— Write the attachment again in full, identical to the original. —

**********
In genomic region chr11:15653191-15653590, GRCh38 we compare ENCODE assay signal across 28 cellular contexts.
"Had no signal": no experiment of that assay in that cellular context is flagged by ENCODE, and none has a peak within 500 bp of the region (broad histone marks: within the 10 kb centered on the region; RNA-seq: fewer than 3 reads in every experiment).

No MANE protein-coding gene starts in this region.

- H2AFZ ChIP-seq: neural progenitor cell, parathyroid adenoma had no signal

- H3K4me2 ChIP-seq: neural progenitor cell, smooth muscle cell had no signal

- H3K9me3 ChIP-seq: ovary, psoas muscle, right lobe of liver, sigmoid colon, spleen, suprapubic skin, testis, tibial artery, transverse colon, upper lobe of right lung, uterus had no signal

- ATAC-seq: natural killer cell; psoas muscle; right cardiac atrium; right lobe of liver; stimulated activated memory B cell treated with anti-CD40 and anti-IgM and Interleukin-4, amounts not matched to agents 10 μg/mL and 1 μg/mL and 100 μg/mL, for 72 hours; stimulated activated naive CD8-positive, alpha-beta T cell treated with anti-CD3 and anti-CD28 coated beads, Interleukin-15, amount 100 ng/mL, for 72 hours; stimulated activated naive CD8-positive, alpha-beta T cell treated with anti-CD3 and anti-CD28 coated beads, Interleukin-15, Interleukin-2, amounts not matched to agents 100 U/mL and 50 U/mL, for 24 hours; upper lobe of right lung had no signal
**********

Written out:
In genomic region chr11:15653191-15653590, GRCh38 we compare ENCODE assay signal across 28 cellular contexts.
"Had no signal": no experiment of that assay in that cellular context is flagged by ENCODE, and none has a peak within 500 bp of the region (broad histone marks: within the 10 kb centered on the region; RNA-seq: fewer than 3 reads in every experiment).

No MANE protein-coding gene starts in this region.

- H2AFZ ChIP-seq: neural progenitor cell, parathyroid adenoma had no signal

- H3K4me2 ChIP-seq: neural progenitor cell, smooth muscle cell had no signal

- H3K9me3 ChIP-seq: ovary, psoas muscle, right lobe of liver, sigmoid colon, spleen, suprapubic skin, testis, tibial artery, transverse colon, upper lobe of right lung, uterus had no signal

- ATAC-seq: natural killer cell; psoas muscle; right cardiac atrium; right lobe of liver; stimulated activated memory B cell treated with anti-CD40 and anti-IgM and Interleukin-4, amounts not matched to agents 10 μg/mL and 1 μg/mL and 100 μg/mL, for 72 hours; stimulated activated naive CD8-positive, alpha-beta T cell treated with anti-CD3 and anti-CD28 coated beads, Interleukin-15, amount 100 ng/mL, for 72 hours; stimulated activated naive CD8-positive, alpha-beta T cell treated with anti-CD3 and anti-CD28 coated beads, Interleukin-15, Interleukin-2, amounts not matched to agents 100 U/mL and 50 U/mL, for 24 hours; upper lobe of right lung had no signal